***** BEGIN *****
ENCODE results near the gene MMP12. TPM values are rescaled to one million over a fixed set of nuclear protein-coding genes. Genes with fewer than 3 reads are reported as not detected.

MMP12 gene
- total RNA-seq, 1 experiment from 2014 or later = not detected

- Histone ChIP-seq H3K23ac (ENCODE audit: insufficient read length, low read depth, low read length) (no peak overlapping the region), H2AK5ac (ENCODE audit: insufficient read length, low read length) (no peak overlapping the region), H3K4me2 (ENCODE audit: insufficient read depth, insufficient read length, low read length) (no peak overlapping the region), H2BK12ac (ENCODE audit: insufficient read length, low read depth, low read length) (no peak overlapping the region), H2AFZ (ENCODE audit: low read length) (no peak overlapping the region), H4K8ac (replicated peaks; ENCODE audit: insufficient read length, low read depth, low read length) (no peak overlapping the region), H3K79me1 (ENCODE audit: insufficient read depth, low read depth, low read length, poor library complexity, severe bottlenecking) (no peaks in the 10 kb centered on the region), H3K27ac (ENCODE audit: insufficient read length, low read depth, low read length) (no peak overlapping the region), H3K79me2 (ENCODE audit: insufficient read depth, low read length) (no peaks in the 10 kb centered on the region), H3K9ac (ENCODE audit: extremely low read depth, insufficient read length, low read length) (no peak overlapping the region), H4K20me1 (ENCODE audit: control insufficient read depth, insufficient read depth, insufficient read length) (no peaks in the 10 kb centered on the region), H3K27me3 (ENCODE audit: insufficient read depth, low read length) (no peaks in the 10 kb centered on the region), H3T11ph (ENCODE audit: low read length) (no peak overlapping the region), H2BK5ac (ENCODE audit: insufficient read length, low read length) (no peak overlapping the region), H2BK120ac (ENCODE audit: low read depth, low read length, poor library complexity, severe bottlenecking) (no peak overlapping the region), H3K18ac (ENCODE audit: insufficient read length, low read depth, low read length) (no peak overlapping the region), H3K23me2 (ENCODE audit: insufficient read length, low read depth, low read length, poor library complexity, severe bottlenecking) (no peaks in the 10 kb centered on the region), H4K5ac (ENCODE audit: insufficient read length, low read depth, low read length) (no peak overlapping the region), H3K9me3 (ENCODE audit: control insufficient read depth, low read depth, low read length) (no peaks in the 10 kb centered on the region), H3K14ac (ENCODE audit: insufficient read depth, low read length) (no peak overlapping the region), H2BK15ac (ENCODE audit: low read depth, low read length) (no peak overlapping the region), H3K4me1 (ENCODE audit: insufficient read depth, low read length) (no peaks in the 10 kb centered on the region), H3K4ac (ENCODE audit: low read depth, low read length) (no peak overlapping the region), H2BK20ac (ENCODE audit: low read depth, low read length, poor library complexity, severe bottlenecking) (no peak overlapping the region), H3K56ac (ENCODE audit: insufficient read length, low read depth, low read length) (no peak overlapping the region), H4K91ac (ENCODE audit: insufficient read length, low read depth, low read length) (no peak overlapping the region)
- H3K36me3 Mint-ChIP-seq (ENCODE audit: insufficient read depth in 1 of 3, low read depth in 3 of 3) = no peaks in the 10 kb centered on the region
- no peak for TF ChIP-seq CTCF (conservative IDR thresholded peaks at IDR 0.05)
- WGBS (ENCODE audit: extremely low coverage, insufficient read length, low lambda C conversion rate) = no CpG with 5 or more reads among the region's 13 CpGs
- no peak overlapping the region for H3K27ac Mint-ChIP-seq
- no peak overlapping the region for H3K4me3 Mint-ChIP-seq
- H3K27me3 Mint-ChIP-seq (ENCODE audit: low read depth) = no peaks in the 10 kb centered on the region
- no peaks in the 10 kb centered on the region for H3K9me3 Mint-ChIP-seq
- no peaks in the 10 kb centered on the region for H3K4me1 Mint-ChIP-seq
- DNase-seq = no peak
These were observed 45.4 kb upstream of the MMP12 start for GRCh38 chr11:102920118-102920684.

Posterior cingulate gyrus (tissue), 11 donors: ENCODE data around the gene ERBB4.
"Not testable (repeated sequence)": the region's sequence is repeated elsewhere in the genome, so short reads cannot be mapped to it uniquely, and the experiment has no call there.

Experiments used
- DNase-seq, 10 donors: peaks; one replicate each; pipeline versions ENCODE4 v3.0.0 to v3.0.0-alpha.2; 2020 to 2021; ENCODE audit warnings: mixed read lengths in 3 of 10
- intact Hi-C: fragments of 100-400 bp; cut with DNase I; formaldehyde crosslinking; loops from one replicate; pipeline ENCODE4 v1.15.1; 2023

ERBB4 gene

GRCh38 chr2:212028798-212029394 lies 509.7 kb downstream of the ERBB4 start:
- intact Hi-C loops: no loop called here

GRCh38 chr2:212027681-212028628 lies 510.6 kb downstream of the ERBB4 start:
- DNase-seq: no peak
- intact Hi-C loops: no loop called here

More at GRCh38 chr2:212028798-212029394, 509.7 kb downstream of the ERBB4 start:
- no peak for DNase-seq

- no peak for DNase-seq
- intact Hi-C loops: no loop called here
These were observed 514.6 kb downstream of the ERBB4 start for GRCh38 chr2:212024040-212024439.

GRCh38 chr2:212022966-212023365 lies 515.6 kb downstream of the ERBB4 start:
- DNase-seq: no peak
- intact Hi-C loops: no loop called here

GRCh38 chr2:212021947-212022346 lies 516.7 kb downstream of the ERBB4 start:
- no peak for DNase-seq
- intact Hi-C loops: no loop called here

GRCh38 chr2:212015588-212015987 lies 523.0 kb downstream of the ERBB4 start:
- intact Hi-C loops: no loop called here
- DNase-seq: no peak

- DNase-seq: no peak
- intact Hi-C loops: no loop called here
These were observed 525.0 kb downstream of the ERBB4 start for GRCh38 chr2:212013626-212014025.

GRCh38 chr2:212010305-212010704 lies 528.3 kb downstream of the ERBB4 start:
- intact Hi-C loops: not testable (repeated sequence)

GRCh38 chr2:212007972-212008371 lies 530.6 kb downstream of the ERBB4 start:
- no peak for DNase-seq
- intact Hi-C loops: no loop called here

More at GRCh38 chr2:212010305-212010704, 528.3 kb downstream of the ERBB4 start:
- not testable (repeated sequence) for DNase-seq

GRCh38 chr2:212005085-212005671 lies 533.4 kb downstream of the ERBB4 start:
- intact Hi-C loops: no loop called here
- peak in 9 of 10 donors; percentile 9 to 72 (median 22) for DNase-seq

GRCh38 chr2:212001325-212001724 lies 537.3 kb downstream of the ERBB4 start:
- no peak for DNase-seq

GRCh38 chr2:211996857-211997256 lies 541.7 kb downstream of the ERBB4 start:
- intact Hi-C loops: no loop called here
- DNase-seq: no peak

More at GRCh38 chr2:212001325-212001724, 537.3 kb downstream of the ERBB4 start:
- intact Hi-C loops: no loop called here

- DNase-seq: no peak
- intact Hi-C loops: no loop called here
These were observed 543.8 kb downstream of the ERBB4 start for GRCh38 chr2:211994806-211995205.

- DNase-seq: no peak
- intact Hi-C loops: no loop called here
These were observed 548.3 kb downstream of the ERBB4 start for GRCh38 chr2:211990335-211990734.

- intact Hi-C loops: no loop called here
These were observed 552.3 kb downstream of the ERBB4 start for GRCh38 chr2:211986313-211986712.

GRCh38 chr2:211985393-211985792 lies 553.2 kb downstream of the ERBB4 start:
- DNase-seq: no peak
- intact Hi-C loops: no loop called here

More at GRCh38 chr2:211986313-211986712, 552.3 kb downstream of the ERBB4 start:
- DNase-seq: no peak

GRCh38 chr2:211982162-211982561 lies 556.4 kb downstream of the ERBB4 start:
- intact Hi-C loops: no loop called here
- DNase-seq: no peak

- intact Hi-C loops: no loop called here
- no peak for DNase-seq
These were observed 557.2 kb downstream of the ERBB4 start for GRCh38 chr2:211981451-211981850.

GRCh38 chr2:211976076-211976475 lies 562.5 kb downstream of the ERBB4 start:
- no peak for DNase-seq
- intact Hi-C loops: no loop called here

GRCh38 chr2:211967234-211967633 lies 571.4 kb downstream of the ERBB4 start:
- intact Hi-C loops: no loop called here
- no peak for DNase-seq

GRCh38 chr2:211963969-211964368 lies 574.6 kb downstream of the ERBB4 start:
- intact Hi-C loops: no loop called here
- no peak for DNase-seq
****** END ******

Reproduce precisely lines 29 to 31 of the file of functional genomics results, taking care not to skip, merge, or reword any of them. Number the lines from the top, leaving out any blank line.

- intact Hi-C loops: no loop called here
These were observed 514.6 kb downstream of the ERBB4 start for GRCh38 chr2:212024040-212024439.

GRCh38 chr2:212022966-212023365 lies 515.6 kb downstream of the ERBB4 start: